Having shrieked to a stop while I sprinted over and punched to clock, we had to press onto the next control before we could compare performances, there we found that Hopkirk and Chatham had tied for FTD, Clark was two seconds behind, and we were only another two seconds adrift, with Tony Dron’s MGB close behind. Makinen’s Healy had fuel pump and overheating problems, and fell to 66th place.
Arriving at Hockenheim for the first Tuesday test, we found that we had bounced up to second place, 19 seconds behind Chatham, and a bare second in front of Thompson. Dron and Beales led Hopkirk and co-driver Alec Poole, with Clark very close –five cars in six seconds, making Hockenheim, its fast layout spiced with chicanes, a critical section. Mäkinen and Chatham were super-quick, Hopkirk next, with Thompson, ourselves, Dron and Ron Gammons (MGB) covered by seconds.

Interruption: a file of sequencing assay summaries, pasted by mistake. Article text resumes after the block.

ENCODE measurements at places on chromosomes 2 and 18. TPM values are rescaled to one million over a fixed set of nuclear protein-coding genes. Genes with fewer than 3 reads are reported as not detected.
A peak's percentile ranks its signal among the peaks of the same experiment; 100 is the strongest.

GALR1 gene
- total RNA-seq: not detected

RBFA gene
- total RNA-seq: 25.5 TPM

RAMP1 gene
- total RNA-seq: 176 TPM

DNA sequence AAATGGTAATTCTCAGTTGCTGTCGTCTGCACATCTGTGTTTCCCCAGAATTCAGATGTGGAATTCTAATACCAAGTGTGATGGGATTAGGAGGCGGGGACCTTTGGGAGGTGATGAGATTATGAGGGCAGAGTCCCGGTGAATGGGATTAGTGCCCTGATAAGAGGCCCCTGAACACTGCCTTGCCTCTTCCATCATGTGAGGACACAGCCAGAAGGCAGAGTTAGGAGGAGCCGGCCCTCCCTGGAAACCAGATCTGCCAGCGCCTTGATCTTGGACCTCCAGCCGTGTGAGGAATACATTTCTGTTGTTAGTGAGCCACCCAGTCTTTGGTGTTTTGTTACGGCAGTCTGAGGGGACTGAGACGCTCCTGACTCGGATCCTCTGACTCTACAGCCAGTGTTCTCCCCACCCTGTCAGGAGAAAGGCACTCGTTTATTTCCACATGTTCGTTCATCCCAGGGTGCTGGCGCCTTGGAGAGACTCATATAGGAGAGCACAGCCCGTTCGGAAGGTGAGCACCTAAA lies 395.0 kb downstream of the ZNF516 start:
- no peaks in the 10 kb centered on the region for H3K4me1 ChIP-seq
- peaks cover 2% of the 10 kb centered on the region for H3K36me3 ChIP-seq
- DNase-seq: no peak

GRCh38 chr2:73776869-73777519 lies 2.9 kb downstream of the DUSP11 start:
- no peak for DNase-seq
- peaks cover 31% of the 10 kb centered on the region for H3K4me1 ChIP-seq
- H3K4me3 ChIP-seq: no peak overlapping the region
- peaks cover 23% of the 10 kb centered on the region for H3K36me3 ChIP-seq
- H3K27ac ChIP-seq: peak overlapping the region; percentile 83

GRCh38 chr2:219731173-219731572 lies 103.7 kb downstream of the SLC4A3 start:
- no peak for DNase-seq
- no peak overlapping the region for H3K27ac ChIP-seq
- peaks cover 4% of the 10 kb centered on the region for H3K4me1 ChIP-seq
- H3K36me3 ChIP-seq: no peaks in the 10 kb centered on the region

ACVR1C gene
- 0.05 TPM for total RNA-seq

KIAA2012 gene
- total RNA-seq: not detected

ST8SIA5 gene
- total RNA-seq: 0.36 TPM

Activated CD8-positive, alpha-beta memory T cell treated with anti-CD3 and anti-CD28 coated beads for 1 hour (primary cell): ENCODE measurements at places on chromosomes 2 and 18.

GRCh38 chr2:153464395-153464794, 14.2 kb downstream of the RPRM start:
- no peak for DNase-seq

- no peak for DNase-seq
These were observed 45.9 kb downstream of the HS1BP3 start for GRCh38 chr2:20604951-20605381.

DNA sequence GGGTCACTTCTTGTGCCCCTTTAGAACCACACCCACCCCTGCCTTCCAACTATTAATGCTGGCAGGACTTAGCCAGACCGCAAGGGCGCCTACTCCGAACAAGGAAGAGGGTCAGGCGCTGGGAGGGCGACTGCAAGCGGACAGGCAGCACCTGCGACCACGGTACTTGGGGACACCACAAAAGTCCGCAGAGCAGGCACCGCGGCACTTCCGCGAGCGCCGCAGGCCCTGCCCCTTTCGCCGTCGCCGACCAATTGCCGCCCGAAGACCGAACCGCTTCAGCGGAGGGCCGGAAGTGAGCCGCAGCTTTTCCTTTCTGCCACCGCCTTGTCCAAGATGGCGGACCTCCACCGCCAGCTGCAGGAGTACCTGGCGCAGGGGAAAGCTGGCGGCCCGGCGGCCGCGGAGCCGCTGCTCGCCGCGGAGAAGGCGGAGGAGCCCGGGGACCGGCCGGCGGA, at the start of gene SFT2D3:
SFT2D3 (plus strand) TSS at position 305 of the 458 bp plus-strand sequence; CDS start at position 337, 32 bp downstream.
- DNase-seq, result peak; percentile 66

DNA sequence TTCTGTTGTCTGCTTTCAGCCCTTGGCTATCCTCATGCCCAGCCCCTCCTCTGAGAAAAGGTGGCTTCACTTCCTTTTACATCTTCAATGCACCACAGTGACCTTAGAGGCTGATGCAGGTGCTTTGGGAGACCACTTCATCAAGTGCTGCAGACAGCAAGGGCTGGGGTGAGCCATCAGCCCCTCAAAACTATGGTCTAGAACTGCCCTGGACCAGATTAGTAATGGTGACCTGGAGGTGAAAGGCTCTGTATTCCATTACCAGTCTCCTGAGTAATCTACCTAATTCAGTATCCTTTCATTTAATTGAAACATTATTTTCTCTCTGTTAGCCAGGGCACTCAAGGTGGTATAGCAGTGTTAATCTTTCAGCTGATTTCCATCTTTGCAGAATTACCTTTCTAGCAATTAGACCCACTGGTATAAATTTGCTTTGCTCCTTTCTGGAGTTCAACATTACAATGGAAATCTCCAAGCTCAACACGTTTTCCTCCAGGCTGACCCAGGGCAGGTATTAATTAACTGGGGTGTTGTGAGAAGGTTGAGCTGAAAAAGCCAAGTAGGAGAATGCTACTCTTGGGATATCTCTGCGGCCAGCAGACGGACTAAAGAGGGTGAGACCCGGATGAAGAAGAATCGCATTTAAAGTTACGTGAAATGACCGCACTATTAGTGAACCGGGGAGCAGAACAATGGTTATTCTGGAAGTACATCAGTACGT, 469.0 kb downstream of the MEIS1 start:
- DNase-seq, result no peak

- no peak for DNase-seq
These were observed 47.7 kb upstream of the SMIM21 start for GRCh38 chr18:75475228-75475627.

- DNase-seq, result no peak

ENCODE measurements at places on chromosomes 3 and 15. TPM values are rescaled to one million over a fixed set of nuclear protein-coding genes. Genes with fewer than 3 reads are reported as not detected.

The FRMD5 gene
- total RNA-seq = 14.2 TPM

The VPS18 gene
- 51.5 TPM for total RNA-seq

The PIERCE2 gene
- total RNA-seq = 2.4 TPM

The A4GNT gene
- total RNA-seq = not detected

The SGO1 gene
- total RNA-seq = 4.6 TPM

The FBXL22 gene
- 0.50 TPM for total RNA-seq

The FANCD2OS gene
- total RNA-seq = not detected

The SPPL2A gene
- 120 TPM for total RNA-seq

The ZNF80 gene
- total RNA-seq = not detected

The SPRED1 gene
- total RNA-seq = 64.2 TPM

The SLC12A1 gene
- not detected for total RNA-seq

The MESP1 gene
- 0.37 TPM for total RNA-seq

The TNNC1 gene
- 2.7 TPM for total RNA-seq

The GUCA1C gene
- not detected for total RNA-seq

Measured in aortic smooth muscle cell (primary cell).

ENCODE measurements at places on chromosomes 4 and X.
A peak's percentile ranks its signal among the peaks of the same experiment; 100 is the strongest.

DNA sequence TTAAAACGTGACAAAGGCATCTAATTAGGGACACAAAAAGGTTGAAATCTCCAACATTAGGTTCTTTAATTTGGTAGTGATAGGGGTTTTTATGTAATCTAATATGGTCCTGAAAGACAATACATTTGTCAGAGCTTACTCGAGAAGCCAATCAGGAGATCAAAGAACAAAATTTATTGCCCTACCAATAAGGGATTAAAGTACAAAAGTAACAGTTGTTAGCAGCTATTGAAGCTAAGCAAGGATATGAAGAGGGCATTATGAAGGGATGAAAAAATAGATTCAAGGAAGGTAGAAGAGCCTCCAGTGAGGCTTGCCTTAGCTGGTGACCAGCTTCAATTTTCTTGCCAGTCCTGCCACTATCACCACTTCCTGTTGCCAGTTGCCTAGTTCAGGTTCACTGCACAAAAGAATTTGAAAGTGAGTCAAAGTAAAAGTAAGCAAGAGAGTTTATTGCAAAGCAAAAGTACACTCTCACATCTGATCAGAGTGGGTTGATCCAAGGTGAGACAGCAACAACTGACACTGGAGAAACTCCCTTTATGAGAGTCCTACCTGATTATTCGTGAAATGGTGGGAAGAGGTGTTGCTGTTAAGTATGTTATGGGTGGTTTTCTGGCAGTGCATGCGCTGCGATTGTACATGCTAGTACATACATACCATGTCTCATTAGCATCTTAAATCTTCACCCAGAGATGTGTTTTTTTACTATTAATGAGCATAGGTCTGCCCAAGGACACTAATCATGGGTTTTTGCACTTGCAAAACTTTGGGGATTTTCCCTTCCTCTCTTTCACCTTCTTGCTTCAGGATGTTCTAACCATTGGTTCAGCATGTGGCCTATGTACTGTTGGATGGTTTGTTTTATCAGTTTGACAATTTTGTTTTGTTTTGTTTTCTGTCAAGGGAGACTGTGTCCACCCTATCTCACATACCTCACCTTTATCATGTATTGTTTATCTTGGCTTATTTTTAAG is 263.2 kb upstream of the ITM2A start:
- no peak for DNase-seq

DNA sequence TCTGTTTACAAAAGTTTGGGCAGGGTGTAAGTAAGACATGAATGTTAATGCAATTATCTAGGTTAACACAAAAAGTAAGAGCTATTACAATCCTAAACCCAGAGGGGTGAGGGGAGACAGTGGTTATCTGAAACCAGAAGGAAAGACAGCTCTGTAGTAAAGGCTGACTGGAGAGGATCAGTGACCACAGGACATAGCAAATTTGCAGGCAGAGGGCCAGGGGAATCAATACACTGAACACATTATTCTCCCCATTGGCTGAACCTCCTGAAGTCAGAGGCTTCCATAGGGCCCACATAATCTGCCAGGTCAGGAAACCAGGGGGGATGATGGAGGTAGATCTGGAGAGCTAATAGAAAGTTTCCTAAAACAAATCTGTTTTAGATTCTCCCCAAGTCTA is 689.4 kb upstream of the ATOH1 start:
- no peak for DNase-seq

This was the day we finally crossed Austria and entered Italy, through by ignoring motorways we had over ten hours to do before our night stop at Merano. We wound down through the craggy mountains to the main control on the river promenade of this delightful town to check the results: Chatham had a 25-second lead, but that blasted Cortina had edged past us by a second. Hopkirk led Dron by another second, but Moss was trailing the ex-works Vitesse of John and Alison Woolley.